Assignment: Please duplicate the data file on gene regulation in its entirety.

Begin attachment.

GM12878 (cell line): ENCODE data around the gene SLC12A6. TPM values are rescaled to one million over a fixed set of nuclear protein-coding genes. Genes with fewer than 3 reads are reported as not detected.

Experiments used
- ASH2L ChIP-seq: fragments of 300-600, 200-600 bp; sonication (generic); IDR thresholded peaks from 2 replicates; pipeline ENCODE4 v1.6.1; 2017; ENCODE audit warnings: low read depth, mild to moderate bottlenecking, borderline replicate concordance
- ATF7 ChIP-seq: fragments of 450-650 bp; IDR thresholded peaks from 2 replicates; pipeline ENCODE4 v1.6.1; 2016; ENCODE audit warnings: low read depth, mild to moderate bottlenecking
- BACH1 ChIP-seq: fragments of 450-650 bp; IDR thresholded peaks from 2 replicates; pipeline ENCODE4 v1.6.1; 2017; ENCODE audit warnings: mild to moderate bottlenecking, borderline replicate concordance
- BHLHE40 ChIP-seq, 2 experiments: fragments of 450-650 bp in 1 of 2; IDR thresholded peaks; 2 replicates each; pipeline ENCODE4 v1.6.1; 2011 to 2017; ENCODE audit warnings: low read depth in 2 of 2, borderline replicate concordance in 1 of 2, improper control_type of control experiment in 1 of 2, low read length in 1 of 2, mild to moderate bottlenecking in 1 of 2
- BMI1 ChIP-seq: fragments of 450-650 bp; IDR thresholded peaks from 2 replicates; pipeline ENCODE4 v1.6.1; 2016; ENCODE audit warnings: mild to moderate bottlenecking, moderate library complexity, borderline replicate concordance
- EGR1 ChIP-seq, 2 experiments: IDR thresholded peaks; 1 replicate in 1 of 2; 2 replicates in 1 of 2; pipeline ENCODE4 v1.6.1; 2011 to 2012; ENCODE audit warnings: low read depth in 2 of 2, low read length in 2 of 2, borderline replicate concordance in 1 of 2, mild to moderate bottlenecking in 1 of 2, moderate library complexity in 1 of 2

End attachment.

GM12878 (cell line): ENCODE data around the gene SLC12A6. TPM values are rescaled to one million over a fixed set of nuclear protein-coding genes. Genes with fewer than 3 reads are reported as not detected.

Experiments used
- ASH2L ChIP-seq: fragments of 300-600, 200-600 bp; sonication (generic); IDR thresholded peaks from 2 replicates; pipeline ENCODE4 v1.6.1; 2017; ENCODE audit warnings: low read depth, mild to moderate bottlenecking, borderline replicate concordance
- ATF7 ChIP-seq: fragments of 450-650 bp; IDR thresholded peaks from 2 replicates; pipeline ENCODE4 v1.6.1; 2016; ENCODE audit warnings: low read depth, mild to moderate bottlenecking
- BACH1 ChIP-seq: fragments of 450-650 bp; IDR thresholded peaks from 2 replicates; pipeline ENCODE4 v1.6.1; 2017; ENCODE audit warnings: mild to moderate bottlenecking, borderline replicate concordance
- BHLHE40 ChIP-seq, 2 experiments: fragments of 450-650 bp in 1 of 2; IDR thresholded peaks; 2 replicates each; pipeline ENCODE4 v1.6.1; 2011 to 2017; ENCODE audit warnings: low read depth in 2 of 2, borderline replicate concordance in 1 of 2, improper control_type of control experiment in 1 of 2, low read length in 1 of 2, mild to moderate bottlenecking in 1 of 2
- BMI1 ChIP-seq: fragments of 450-650 bp; IDR thresholded peaks from 2 replicates; pipeline ENCODE4 v1.6.1; 2016; ENCODE audit warnings: mild to moderate bottlenecking, moderate library complexity, borderline replicate concordance
- EGR1 ChIP-seq, 2 experiments: IDR thresholded peaks; 1 replicate in 1 of 2; 2 replicates in 1 of 2; pipeline ENCODE4 v1.6.1; 2011 to 2012; ENCODE audit warnings: low read depth in 2 of 2, low read length in 2 of 2, borderline replicate concordance in 1 of 2, mild to moderate bottlenecking in 1 of 2, moderate library complexity in 1 of 2